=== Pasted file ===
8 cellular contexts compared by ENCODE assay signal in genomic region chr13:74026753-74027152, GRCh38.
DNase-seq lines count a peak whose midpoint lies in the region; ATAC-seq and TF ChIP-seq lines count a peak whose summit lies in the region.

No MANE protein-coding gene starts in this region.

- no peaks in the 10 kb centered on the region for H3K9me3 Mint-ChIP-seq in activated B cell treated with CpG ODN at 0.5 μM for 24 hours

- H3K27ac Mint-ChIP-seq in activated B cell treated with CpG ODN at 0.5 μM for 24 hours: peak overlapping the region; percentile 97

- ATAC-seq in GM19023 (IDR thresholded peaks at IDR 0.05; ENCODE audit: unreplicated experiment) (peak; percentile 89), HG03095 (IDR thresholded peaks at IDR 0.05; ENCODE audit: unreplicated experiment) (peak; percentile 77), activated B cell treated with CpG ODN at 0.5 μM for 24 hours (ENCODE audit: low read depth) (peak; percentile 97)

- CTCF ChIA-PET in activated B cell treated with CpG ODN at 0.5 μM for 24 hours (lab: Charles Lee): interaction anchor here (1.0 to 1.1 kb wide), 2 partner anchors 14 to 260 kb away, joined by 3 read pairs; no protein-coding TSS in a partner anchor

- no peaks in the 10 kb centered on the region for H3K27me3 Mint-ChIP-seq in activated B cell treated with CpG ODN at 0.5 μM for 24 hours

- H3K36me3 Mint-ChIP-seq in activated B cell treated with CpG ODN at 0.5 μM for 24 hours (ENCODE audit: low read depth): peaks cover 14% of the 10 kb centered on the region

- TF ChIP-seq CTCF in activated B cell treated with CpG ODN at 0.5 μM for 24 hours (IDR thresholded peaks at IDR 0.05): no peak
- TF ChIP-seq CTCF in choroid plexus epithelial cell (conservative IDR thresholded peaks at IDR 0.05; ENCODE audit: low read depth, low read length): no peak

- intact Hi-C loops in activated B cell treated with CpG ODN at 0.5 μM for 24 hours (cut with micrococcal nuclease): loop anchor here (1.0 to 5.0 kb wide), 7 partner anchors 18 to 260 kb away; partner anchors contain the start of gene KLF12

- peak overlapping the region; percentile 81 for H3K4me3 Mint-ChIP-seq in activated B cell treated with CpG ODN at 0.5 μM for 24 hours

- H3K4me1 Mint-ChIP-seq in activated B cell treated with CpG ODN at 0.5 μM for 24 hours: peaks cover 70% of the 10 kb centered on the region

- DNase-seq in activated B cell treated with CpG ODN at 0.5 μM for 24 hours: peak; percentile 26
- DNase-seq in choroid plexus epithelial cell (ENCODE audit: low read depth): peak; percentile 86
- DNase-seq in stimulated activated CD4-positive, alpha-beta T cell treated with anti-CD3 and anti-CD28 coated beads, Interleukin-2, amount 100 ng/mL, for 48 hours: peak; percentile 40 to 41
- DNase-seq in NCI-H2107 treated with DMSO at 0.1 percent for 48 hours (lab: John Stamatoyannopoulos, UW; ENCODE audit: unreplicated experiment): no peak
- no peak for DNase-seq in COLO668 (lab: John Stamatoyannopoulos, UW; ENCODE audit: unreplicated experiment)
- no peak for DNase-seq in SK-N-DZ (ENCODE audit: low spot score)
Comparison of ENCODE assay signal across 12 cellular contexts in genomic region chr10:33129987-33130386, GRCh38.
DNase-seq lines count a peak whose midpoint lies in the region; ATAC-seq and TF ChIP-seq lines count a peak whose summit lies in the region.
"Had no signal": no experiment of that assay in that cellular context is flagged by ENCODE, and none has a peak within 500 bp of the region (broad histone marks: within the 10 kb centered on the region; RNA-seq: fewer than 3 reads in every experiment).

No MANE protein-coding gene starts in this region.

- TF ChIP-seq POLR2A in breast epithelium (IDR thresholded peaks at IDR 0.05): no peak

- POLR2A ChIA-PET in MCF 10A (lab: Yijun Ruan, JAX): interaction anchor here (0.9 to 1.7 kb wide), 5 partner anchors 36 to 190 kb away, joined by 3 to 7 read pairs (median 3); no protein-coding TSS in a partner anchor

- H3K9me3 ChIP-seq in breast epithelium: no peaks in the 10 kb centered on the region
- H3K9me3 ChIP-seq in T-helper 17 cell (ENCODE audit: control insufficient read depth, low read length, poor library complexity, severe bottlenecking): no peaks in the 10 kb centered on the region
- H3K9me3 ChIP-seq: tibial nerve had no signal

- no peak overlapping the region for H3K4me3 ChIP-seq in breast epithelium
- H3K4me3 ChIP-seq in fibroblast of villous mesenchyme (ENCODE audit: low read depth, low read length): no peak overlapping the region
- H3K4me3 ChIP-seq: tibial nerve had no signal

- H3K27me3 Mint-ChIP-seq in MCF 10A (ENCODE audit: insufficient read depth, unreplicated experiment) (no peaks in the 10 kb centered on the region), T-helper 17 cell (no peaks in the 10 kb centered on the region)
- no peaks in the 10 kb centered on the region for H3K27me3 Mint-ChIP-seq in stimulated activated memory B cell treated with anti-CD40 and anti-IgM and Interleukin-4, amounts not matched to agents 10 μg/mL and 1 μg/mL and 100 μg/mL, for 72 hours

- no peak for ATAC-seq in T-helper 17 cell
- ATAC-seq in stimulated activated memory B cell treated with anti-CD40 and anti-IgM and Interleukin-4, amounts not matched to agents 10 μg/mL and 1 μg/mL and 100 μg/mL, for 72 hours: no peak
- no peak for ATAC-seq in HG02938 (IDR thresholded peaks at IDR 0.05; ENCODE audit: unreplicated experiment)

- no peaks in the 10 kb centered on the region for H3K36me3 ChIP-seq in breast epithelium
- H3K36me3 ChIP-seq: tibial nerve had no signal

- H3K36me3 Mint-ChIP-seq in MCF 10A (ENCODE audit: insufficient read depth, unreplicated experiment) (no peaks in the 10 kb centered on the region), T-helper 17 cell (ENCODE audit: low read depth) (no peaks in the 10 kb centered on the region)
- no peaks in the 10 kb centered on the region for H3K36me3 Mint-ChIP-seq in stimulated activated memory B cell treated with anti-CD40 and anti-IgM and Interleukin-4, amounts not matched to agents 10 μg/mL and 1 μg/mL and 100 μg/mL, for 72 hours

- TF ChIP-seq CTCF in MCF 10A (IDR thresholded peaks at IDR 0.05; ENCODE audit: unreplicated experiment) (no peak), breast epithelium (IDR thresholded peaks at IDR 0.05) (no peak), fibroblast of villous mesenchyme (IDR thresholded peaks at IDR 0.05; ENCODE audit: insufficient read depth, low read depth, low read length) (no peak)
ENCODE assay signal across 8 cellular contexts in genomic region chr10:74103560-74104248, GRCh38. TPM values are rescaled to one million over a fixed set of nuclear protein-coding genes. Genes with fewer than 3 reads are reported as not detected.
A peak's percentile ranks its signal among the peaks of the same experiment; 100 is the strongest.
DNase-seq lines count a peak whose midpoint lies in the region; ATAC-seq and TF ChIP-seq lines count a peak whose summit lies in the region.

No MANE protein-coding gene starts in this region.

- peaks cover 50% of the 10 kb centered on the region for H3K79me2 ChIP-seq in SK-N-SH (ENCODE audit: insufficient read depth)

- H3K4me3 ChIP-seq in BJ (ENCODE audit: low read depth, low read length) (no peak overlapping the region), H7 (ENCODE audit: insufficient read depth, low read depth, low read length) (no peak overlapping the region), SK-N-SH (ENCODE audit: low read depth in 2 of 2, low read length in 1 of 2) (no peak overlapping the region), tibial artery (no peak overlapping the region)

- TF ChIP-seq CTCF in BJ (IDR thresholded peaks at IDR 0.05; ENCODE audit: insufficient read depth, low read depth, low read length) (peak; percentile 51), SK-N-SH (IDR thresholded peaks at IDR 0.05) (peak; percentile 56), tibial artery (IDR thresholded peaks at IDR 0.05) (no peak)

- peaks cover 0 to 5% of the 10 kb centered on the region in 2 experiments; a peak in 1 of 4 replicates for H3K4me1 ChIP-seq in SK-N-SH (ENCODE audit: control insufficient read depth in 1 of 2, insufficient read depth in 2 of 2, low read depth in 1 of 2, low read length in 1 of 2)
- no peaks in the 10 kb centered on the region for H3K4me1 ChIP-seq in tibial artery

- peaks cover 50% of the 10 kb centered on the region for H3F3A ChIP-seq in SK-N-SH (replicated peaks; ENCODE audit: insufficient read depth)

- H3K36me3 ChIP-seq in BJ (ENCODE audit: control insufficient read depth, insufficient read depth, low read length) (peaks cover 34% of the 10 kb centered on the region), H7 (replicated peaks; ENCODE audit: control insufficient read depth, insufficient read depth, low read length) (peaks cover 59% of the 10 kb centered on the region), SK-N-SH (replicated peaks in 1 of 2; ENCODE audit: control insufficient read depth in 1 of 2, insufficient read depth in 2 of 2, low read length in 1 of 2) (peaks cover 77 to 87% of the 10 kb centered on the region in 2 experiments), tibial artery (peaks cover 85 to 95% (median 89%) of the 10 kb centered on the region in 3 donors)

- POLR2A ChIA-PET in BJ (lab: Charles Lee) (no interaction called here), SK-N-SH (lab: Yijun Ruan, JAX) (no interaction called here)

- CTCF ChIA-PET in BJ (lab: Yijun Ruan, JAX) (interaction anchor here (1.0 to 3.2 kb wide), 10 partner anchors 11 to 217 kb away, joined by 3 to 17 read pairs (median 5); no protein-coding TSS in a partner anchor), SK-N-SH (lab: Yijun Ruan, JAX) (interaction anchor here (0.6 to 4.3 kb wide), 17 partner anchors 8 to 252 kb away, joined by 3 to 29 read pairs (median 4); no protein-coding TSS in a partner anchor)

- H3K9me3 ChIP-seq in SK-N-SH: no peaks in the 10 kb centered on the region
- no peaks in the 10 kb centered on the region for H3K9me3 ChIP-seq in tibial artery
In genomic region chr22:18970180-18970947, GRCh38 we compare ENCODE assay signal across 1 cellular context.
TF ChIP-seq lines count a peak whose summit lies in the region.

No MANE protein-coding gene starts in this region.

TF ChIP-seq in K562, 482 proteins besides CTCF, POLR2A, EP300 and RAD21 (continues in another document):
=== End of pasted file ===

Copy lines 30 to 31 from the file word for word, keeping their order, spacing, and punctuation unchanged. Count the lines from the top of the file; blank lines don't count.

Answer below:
- no peak overlapping the region for H3K4me3 ChIP-seq in breast epithelium
- H3K4me3 ChIP-seq in fibroblast of villous mesenchyme (ENCODE audit: low read depth, low read length): no peak overlapping the region